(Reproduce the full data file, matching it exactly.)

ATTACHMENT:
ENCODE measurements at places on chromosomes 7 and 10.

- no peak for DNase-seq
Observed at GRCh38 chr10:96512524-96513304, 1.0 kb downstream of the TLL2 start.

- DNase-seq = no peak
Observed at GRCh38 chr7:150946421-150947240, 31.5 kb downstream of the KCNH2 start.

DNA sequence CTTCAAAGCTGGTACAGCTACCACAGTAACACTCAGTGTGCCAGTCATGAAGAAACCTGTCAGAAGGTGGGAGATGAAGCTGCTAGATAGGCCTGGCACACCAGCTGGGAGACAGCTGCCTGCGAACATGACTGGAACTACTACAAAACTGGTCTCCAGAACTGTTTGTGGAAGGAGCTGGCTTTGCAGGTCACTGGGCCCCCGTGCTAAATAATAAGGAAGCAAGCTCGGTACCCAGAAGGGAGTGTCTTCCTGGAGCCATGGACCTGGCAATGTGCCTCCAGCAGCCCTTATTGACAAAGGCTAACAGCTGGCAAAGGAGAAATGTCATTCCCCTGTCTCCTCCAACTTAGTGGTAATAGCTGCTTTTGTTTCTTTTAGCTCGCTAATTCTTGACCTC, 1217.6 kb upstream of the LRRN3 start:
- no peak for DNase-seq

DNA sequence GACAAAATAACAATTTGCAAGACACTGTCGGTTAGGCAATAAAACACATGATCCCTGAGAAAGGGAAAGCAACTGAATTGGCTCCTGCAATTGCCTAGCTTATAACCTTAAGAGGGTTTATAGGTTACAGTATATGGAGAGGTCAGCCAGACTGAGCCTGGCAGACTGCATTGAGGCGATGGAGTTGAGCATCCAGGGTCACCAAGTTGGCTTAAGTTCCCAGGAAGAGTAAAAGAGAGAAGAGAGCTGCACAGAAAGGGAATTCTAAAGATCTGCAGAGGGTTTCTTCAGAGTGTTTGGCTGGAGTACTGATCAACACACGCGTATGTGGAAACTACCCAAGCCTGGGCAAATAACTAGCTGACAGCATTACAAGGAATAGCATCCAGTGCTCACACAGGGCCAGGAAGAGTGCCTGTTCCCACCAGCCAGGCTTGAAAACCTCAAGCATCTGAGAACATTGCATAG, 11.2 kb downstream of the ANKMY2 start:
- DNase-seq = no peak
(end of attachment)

ENCODE measurements at places on chromosomes 7 and 10.

- no peak for DNase-seq
Observed at GRCh38 chr10:96512524-96513304, 1.0 kb downstream of the TLL2 start.

- DNase-seq = no peak
Observed at GRCh38 chr7:150946421-150947240, 31.5 kb downstream of the KCNH2 start.

DNA sequence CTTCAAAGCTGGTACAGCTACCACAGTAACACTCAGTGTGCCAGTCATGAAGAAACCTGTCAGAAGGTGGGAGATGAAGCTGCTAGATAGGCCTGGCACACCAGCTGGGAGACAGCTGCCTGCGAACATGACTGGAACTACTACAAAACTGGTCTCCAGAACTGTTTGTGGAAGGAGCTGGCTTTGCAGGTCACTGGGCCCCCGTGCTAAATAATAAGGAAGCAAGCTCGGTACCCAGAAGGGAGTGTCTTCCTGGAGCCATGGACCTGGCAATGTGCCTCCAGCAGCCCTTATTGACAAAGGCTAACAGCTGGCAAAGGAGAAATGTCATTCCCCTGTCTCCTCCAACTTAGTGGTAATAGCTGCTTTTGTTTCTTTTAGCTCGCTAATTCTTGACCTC, 1217.6 kb upstream of the LRRN3 start:
- no peak for DNase-seq

DNA sequence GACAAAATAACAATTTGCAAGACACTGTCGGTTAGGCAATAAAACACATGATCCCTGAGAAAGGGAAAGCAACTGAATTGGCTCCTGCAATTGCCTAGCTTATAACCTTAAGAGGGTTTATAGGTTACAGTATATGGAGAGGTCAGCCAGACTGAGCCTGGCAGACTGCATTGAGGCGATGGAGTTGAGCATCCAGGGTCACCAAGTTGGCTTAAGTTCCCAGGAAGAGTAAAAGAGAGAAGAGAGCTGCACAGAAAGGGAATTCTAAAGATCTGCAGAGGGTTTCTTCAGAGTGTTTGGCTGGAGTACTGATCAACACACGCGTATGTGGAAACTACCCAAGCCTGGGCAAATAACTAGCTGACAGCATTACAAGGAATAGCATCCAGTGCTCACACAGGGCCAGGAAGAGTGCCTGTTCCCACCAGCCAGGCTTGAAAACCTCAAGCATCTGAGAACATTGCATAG, 11.2 kb downstream of the ANKMY2 start:
- DNase-seq = no peak